An Old Navy employee in Oregon uses a national spotlight, via “20/20,”to highlight teen homelessness.
Dakota Garza is 17. She’s a customer service associate in Medford. Here’s what she’s got to say:
I grew up used to constant change. This job is big for me because I finally had a set schedule. There is no change. That was the strangest part for me.
Growing up was hard. My mom had a lot of problems. I don’t really know what’s wrong. I just knew she had her own issues.
There was always a lot of chaos. We’d move all the time – I had no control over where we’d end up or for how long.
School became the only place that I felt I could control. So I studied hard and played soccer. It was the only place that made sense to me. But my mom, she’d just get in the car and go. We’d just be driving somewhere.
Last year, we didn’t have a place to stay. We drove up highway 5, toward San Diego. There wasn’t a plan. We argued a lot. She left me at my cousin’s house and I decided I was done. I didn’t want to live this life with her anymore. I stayed with my cousin until I decided to take a bus up to Oregon, get back in school, and find a job.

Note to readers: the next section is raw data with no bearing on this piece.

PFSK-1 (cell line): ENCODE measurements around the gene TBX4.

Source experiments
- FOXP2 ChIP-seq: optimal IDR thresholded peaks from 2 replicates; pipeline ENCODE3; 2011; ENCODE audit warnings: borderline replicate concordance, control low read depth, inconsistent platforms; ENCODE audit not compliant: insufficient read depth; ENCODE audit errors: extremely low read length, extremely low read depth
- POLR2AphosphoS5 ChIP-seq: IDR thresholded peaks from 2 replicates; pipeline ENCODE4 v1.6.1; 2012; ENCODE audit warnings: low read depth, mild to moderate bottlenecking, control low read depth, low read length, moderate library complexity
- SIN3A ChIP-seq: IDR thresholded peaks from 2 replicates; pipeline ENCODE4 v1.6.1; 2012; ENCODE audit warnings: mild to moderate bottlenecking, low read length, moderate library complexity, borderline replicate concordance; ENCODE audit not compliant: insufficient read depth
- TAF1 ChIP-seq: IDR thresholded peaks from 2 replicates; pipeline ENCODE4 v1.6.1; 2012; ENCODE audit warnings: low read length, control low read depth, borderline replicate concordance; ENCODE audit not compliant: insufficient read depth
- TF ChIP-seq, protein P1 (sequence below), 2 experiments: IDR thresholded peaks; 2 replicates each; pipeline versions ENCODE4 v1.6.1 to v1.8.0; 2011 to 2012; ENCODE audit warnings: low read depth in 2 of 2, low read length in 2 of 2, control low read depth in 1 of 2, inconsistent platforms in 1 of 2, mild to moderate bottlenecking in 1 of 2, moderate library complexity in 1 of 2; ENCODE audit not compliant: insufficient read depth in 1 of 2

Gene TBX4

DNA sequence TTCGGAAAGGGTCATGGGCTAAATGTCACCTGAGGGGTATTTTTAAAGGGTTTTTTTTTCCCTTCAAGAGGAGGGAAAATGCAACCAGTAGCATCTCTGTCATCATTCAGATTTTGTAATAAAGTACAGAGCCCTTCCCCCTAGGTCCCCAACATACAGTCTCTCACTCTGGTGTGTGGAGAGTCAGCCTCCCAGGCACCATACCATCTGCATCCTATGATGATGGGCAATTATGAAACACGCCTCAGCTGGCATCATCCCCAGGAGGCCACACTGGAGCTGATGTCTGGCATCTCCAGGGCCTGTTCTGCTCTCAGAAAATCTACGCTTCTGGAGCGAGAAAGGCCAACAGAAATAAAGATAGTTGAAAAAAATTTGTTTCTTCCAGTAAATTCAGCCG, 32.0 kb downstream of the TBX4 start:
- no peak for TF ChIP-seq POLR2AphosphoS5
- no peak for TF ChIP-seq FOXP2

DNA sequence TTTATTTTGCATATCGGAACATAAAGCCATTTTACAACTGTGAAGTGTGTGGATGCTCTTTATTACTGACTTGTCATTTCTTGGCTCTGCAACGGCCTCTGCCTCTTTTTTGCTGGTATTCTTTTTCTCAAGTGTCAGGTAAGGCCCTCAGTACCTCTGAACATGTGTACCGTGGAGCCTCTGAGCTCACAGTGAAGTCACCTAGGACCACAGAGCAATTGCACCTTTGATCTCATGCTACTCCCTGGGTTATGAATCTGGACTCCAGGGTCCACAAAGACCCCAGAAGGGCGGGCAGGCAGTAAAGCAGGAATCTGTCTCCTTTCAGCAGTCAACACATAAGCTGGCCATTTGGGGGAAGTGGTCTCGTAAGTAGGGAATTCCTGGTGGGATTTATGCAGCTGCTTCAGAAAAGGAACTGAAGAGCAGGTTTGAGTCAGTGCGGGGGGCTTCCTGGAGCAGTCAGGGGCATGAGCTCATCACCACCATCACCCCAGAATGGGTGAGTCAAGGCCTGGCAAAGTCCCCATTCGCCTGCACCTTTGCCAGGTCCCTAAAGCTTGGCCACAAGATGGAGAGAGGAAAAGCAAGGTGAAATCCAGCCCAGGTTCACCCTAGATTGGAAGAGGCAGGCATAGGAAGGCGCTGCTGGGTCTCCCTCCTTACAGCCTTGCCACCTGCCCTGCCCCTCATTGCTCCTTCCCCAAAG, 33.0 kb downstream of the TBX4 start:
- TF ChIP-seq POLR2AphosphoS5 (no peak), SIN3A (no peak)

That’s when I found the transitional living program that helps homeless kids. I enrolled in high school. I applied to Old Navy and was super excited when I got the job. I prepared for a week for that interview. I’ve been there a year now.
I haven’t talked to my mother in a year. I don’t feel I really need her right now – I just don’t think she’s ready for us again. I graduate from high school in June. I’m hoping to get a bachelor’s degree in nursing.
To me, my story is just a story. It’s easy to give up. I had to motivate myself. You have to push yourself through – if people are rude, or you hear the word “no,” or whatever it is, you can’t let it stop you.
If you keep going, eventually you’ll get somewhere.
Working at Old Navy has been great for me. Having a job taught me the discipline that I didn’t have before. If I could do it all over again, I wouldn’t change a thing.